The Royal Statistical Society is not a group of bomb-throwers who toss charges of corruption around lightly. They really, really don’t like these recommendations. Their problem with the UK policy really comes down to three claims:
1. The UK Department of Health has no statistical justification for their recommendations. The increased risk of cancer was assumed from the beginning; not derived from any new studies. The evidence for this is that the tables provided in their report in fact show that “the threshold for males to reach a 1% lifetime risk would have been 21 rather than 14 units, exactly the previous Guideline.”
2. The report assumes a linear relationship between alcohol assumption and risk. “This again serves to increase the apparent harm of low levels of consumption by forcing the statistically unjustified assumption that the number of acute deaths arising from a change in peak daily consumption from, say, 0 to 2 units would be the same as a change from, say, 20 to 22 units.”
3. And perhaps most importantly, the health officials did not consider the well established benefits of alcohol when weighing the risk factors. In other words, instead of weighing the risk of certain cancers against the benefits of alcohol consumption, they simply ignored the benefits
The Royal Statistical Society argues instead that a 1% increase in risk for certain cancers with the consumption of 14 glasses of wine per week for men and women, which is what the data shows, is “broadly acceptable”. However, the risk does increase dramatically with higher consumption levels.
In short, the worthies at the UK Department of Health are anti-alcohol zealots who use their position to push their agenda. In fairness, the UK Department of Health is a public agency charged with protecting public health. And excess alcohol consumption is a huge public health risk. They have a difficult job trying to tame the beast. But public health is not advanced by giving misleading information in an attempt to shock the public into compliance with their puritanical views.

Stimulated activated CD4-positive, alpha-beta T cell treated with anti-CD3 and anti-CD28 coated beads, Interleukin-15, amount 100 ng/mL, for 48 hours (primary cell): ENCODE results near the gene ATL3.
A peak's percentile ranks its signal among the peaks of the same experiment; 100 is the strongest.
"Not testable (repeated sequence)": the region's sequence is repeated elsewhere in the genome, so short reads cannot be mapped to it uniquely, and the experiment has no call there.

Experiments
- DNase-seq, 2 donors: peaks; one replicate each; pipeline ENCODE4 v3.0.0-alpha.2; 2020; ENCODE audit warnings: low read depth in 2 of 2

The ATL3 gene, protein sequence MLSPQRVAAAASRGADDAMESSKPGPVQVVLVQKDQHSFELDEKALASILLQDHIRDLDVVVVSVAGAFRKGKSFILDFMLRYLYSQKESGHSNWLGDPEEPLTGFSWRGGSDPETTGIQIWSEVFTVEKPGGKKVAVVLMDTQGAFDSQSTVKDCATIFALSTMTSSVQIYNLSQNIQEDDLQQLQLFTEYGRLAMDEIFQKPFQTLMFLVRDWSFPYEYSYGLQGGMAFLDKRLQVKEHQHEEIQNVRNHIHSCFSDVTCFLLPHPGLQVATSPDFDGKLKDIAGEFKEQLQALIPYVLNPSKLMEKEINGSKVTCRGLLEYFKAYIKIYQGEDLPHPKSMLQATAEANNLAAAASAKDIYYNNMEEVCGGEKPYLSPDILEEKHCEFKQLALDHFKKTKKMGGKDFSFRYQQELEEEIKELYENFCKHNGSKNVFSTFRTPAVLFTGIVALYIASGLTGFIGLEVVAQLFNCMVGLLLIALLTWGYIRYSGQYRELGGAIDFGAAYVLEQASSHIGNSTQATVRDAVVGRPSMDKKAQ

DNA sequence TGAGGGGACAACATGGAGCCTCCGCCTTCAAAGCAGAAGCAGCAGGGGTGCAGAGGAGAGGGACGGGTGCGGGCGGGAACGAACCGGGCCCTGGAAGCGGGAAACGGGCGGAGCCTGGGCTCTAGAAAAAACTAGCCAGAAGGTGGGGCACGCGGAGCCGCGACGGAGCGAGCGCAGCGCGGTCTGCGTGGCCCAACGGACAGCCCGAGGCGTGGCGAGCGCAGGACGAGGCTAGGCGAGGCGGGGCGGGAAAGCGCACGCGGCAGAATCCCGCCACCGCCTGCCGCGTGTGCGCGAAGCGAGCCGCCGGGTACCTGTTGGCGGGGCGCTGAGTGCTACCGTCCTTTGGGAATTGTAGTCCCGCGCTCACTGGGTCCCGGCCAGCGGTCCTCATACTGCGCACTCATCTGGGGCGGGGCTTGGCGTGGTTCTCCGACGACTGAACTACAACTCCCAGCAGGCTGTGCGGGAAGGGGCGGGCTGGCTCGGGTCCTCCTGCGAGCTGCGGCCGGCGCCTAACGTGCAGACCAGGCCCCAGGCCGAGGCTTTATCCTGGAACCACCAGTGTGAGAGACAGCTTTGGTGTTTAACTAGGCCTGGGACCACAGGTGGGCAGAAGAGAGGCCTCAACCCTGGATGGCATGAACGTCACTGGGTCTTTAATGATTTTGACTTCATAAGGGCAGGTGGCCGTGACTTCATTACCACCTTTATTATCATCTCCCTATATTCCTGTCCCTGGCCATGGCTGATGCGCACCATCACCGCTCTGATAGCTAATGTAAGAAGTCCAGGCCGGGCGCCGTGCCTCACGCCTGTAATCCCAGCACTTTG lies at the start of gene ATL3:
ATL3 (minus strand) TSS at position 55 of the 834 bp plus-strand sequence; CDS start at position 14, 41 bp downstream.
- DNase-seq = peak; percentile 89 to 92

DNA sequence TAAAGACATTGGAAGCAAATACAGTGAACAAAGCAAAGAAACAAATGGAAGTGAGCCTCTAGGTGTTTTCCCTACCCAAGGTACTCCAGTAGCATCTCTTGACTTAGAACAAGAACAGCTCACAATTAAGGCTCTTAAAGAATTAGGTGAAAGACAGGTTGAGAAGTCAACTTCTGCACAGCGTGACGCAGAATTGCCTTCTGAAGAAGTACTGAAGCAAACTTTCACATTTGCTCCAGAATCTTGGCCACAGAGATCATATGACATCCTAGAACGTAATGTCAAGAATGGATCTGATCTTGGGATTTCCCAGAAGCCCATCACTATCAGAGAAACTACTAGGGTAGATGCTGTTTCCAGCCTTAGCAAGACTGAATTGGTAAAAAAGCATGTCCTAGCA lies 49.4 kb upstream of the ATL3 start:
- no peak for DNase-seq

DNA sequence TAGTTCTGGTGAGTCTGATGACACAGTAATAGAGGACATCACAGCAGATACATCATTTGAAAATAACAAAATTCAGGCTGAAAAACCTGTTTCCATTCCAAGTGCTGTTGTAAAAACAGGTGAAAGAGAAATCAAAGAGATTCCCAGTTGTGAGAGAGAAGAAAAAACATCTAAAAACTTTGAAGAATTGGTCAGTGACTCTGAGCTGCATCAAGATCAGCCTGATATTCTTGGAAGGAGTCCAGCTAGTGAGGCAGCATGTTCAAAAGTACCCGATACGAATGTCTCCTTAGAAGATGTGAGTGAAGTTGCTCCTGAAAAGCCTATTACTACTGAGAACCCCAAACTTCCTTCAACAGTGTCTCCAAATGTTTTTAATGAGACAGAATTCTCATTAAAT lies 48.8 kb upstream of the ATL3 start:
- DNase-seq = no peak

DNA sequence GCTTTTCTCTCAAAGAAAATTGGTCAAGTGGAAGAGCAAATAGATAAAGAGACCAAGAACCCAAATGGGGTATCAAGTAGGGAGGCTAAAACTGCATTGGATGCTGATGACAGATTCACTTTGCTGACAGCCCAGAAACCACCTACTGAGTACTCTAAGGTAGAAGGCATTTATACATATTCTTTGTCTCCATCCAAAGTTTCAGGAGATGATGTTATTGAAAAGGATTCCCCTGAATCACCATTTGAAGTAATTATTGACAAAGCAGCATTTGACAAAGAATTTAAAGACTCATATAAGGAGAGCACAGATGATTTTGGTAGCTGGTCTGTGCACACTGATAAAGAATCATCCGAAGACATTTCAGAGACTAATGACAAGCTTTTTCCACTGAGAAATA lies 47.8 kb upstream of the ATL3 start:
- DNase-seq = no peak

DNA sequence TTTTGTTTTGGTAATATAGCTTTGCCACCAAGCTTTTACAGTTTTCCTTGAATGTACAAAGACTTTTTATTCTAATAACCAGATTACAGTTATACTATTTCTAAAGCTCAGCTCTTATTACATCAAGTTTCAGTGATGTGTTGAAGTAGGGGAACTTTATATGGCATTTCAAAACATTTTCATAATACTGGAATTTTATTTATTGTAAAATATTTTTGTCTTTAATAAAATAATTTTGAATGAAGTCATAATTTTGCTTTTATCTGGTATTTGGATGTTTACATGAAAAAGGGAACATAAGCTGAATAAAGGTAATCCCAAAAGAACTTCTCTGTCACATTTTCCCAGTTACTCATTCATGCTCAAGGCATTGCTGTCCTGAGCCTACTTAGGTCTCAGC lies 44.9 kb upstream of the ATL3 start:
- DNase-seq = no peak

There is surely a lot we don’t know about the relationship between alcohol and health. It may turn out that the positive relationship between wine and health is illusory. But nothing in this report by the UK Department of Health demonstrates that.
And just as an addendum, I should add that this whole controversy brings to light a constant failing on the part of the press who report medical findings. When you read that something increases risk of mortality by, for instance, 20%, it does not mean that 1 in 5 people will die from it. The increased risk is from a base line. If your risk of dying from a malady is for instance 2%, an increase of 20% means your risk increases to 2.4%. This is seldom included in reports and is part of the ignorance of statistics against which the Royal Statistical Society does battle.
This one shows black cherry, dark berry and some earth but also prominent eau de band aid—plastic chemical notes that mar the nose and lower my expectations. The band aid aromas probably come from Brettanomyces , a yeast that infects wineries producing a variety of aromas some more appealing than others. Band aid is not among the favored.
The palate opens with mouth-coating velvet but that is short lived becoming harshly acidic as the experience progresses and that chemical flavor emerges. Although the fruit seems at first big enough to balance the acidity the two never come together giving the wine a hard texture ; the finish manages to be simultaneously watery yet biting.
Front Line Assembly’s Plasticity might create enough sympathy for industrial sludge to get you in the mood for this: